Anthony Pugliese, chief of staff for the Federal Energy Regulatory Commission, announced on Twitter on March 20 that he had resigned from his position. A separate statement issued by the agency explained that Pugliese's resignation was effective March 15.
Comments made by Pugliese during his stint in the position raised concerns because of their highly political nature and raised questions about whether he was compromising FERC's role as an independent agency.
A former White House adviser under President Donald Trump, Pugliese was appointed chief of staff after Neil Chatterjee became acting FERC chairman in August 2017. Pugliese continued in that role when Kevin McIntyre took over the gavel in December 2017 and remained there even after Chatterjee became chairman once again in October 2018 due to McIntyre's illness.
FERC chiefs of staff historically have eschewed public speeches and media interviews. But Pugliese broke with tradition in July 2018 when he participated in an interview that aired on the conservative Breitbart News Sunday show in which he heavily criticized Democrats for their alleged anti-energy infrastructure stance and accused them of playing politics.
A month later, Pugliese gave a speech to the American Nuclear Society that revealed the commission was working with the U.S. Department of Energy and other federal agencies to identify power plants that are crucial to operating hospitals, defense installations and other critical infrastructure.
The political statements Pugliese made in the Breitbart News interview and revelation that FERC seemingly was working with the DOE on an initiative aimed at providing financial support to struggling coal-fired and nuclear power plants stoked concerns that the commission's independence was at risk.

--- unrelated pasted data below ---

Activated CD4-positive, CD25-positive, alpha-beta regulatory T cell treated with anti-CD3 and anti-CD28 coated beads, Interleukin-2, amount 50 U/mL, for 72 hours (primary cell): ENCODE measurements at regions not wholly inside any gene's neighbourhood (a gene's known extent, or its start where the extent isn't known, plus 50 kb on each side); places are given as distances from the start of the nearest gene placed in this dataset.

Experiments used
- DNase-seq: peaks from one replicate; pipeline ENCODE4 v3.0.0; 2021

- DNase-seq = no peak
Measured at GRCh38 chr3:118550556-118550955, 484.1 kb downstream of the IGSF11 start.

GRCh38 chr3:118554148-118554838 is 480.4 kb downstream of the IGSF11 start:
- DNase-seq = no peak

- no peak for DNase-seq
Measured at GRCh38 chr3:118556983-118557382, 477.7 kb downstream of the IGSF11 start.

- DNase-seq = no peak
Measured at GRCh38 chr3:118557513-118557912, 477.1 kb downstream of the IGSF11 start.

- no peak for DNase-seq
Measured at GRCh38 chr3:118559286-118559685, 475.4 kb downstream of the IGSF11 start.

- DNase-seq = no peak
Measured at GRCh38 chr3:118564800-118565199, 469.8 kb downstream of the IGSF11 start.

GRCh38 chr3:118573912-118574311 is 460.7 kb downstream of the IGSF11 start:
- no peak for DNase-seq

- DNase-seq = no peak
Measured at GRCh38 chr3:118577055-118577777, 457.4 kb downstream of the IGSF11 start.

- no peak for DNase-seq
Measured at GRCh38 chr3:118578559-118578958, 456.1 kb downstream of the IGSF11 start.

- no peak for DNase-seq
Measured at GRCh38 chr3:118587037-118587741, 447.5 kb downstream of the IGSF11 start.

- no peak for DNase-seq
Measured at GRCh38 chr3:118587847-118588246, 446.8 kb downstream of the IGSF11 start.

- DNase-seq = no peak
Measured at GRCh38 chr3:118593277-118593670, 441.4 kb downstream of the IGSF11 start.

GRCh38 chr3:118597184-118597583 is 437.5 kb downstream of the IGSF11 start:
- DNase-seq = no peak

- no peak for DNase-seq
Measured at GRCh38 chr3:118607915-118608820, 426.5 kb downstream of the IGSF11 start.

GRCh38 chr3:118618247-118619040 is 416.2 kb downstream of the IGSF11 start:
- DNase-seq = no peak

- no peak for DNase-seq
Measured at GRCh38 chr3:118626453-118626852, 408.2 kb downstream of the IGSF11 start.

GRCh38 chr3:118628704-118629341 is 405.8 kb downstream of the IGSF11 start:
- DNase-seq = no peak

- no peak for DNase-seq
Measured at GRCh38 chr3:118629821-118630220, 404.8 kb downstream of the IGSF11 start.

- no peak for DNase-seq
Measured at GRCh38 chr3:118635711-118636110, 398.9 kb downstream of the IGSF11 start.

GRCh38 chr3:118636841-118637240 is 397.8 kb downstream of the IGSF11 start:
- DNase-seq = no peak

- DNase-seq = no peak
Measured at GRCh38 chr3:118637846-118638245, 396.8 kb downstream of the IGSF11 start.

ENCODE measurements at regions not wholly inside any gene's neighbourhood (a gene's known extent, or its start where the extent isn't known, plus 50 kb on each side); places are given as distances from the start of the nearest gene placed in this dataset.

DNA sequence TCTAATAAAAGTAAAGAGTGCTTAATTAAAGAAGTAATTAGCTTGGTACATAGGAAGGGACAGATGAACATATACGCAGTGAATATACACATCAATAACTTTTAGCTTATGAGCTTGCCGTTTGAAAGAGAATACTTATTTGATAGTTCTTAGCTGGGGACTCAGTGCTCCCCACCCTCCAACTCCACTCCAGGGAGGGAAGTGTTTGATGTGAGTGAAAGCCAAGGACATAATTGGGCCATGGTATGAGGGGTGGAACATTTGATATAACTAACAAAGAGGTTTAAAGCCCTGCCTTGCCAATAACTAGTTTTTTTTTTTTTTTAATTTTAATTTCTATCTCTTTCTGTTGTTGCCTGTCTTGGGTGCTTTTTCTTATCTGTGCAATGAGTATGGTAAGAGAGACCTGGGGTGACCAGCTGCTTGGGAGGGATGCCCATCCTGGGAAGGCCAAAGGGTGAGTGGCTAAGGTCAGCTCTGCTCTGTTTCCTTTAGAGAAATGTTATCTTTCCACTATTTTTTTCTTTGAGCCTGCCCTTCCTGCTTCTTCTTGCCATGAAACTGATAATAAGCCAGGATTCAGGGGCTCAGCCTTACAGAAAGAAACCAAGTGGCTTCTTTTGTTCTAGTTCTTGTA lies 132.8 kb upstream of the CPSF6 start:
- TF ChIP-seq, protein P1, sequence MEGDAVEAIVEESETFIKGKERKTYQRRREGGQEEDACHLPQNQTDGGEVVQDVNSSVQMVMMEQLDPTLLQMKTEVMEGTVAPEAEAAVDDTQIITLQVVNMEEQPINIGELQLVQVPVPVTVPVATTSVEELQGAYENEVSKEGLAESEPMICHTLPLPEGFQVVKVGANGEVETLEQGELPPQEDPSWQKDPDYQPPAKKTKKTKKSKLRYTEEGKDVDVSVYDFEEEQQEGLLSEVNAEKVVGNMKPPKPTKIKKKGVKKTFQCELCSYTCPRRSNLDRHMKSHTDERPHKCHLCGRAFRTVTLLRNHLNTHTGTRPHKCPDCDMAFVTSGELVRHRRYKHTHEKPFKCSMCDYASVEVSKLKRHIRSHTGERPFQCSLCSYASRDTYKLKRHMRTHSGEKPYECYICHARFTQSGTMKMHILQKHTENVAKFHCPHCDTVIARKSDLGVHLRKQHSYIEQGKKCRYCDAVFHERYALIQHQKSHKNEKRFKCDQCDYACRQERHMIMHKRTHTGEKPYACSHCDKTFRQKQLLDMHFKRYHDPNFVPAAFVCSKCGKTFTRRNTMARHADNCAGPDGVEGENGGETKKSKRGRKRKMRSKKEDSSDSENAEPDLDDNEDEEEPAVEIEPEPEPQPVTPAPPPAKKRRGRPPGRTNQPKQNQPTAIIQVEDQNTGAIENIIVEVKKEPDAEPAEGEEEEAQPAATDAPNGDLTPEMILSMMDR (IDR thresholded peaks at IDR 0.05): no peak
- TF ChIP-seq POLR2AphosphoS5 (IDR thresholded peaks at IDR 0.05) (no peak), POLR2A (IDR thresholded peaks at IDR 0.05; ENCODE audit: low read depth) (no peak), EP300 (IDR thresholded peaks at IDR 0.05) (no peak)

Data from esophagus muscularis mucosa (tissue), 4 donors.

FERC demonstrated that independence in early 2018 when it rejected a DOE proposal that would have required grid operators to ensure full cost recovery for plants that stored at least 90 days of fuel onsite in an effort to bolster grid resilience. However, the administration has continued to seek other ways to prop up vulnerable coal and nuclear plants, most recently by suggesting the establishment of an electricity generation reserve that gives preference to such power plants.
The revelation of Pugliese's remarks forced McIntyre to answer a series of questions posed by Democratic officials who said Pugliese's public statements called into question his impartiality and independence from political pressure.
McIntyre in an Aug. 24, 2018, letter to Sen. Maria Cantwell, D-Wash., revealed that he authorized the chief of staff to be interviewed by Breitbart News and to speak before the American Nuclear Society, and the chairman suggested that he was justified in doing so. However, McIntyre also recalled that when asking for that authorization, Pugliese said he only planned to discuss matters of general interest. The chairman further acknowledged that the specific topics Pugliese addressed "were not subject to review and were not identified in advance."
However, at 1:39 p.m. on March 20, Pugliese tweeted: "News! grateful for the opportunity to serve @realDonaldTrump @FERC and the American people as Chief of Staff! excited for my next challenge & opportunity — continuing the American model of energy for the world. Stay tuned! but first a little time for a vacation!"
In a subsequent tweet, Pugliese said, "Grateful to Kevin McIntyre and @FERChatterjee for their confidence and friendship. With their support, I think we made a tremendous amount of progress at @ferc that has and will promote the best interest of the American people!"
Before working at FERC, Pugliese served for nine months as senior White House adviser for the U.S. Department of Transportation. He reportedly was active in Trump's Pennsylvania presidential campaign before then.
Neither Pugliese's tweets nor FERC's statement offered any reason for the resignation.